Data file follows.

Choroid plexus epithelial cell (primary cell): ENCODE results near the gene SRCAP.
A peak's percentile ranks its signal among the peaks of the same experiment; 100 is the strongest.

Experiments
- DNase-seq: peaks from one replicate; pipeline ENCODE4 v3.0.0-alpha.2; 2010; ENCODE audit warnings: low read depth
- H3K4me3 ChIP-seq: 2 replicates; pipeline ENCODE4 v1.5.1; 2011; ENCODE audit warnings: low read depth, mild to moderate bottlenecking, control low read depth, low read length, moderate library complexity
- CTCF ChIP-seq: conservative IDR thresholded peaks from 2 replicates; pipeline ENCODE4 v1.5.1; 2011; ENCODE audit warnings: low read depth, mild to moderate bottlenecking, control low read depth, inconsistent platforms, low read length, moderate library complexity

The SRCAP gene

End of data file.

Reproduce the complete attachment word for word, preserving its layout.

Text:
Choroid plexus epithelial cell (primary cell): ENCODE results near the gene SRCAP.
A peak's percentile ranks its signal among the peaks of the same experiment; 100 is the strongest.

Experiments
- DNase-seq: peaks from one replicate; pipeline ENCODE4 v3.0.0-alpha.2; 2010; ENCODE audit warnings: low read depth
- H3K4me3 ChIP-seq: 2 replicates; pipeline ENCODE4 v1.5.1; 2011; ENCODE audit warnings: low read depth, mild to moderate bottlenecking, control low read depth, low read length, moderate library complexity
- CTCF ChIP-seq: conservative IDR thresholded peaks from 2 replicates; pipeline ENCODE4 v1.5.1; 2011; ENCODE audit warnings: low read depth, mild to moderate bottlenecking, control low read depth, inconsistent platforms, low read length, moderate library complexity

The SRCAP gene